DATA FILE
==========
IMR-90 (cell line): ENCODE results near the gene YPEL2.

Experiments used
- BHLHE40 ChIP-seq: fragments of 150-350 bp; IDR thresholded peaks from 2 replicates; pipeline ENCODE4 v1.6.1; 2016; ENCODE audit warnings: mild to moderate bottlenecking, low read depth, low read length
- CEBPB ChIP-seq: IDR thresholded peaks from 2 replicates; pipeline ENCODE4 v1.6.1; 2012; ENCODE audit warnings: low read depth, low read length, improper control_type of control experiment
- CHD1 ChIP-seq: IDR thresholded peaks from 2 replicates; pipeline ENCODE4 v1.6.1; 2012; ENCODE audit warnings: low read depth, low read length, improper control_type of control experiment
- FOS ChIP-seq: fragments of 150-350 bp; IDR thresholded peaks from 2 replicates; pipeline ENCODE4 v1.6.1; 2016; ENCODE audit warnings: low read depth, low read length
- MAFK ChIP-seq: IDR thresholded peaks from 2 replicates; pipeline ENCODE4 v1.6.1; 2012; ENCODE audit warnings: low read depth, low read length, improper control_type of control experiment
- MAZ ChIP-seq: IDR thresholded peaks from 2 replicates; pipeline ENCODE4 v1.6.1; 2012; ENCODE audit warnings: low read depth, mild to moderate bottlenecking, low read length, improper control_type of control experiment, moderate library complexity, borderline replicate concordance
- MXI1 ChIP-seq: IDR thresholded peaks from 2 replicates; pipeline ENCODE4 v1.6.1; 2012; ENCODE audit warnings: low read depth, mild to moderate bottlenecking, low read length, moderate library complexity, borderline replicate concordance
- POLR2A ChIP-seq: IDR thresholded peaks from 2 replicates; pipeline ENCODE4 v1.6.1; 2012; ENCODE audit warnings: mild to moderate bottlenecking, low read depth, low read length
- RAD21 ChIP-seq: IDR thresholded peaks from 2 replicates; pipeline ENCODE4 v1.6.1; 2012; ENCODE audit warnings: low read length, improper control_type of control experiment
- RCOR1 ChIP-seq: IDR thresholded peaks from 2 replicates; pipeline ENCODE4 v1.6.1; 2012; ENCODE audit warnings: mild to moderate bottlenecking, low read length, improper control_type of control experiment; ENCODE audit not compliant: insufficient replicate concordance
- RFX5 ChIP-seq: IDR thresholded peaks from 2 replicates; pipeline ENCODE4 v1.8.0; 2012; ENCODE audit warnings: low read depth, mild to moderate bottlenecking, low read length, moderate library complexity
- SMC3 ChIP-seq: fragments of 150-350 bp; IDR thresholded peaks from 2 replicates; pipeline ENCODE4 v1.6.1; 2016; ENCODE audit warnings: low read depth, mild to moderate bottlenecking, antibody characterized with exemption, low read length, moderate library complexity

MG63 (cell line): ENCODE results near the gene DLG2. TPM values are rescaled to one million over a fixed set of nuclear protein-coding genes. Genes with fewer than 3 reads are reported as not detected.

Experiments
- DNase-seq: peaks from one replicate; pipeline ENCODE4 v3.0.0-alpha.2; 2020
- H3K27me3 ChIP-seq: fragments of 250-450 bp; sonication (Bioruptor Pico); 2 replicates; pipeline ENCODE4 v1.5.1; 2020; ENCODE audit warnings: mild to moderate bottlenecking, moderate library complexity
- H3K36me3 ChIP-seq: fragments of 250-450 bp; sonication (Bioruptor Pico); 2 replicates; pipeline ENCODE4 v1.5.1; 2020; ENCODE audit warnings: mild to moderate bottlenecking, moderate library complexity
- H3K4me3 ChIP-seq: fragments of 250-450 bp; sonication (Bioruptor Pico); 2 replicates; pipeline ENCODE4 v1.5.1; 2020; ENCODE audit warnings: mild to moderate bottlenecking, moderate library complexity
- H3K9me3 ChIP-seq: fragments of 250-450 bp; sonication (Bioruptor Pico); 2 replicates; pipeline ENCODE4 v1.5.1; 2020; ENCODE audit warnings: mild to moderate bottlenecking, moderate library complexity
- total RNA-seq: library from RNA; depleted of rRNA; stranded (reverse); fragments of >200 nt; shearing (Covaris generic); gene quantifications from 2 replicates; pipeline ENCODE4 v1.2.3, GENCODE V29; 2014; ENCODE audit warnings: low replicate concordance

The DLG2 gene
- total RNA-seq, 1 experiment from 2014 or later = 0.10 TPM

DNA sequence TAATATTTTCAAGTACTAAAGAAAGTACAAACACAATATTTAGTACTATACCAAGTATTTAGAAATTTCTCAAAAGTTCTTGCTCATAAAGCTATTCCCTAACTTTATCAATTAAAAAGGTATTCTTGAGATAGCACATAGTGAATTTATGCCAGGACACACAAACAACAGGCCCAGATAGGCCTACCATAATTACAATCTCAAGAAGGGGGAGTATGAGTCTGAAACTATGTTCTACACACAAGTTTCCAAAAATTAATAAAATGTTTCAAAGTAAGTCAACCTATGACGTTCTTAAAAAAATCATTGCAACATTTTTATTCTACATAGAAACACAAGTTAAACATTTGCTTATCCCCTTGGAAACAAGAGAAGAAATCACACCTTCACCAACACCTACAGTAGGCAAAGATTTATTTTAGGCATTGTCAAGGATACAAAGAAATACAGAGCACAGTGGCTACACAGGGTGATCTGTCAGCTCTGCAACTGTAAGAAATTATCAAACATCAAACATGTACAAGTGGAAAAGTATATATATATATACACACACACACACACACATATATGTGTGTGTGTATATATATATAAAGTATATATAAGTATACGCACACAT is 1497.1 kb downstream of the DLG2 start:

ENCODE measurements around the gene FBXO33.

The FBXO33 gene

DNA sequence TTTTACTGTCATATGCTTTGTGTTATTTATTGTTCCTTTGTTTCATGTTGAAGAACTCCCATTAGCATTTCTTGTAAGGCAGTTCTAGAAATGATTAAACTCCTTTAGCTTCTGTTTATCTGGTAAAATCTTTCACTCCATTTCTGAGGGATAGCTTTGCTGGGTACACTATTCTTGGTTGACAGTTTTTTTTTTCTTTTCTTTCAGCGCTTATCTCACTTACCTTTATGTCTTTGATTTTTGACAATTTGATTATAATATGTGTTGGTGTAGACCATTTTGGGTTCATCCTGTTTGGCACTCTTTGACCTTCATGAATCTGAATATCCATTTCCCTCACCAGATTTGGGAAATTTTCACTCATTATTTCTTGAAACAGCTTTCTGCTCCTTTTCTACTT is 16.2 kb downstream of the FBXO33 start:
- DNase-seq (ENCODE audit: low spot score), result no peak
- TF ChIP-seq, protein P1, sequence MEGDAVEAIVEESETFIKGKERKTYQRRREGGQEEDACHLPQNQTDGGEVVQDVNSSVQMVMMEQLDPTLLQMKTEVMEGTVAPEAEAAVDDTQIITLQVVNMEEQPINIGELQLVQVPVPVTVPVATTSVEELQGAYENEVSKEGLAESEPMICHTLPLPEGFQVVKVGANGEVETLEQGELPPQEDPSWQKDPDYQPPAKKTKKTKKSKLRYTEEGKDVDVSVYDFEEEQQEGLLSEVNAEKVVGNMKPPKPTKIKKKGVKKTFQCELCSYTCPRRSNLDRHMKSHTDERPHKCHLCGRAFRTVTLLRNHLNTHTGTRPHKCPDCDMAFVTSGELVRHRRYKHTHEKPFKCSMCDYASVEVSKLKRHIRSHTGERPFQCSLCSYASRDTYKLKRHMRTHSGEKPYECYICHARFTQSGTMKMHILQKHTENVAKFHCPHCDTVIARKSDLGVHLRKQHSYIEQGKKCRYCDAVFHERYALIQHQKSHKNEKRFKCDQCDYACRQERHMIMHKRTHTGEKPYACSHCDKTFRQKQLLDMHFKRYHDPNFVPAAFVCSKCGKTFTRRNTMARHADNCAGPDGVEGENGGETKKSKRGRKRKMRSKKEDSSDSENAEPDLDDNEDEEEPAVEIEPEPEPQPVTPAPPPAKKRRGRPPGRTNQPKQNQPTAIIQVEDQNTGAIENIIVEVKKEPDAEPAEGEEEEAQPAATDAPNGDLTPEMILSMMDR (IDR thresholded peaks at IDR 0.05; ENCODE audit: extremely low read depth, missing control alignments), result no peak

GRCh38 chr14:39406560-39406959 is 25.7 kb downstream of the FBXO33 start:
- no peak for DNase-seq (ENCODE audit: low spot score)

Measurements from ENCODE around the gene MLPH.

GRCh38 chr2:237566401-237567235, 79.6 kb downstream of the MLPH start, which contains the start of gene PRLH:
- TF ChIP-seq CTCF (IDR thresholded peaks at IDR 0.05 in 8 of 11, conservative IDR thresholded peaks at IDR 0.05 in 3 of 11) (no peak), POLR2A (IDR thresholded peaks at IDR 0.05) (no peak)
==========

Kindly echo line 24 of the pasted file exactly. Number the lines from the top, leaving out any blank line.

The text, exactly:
- total RNA-seq, 1 experiment from 2014 or later = 0.10 TPM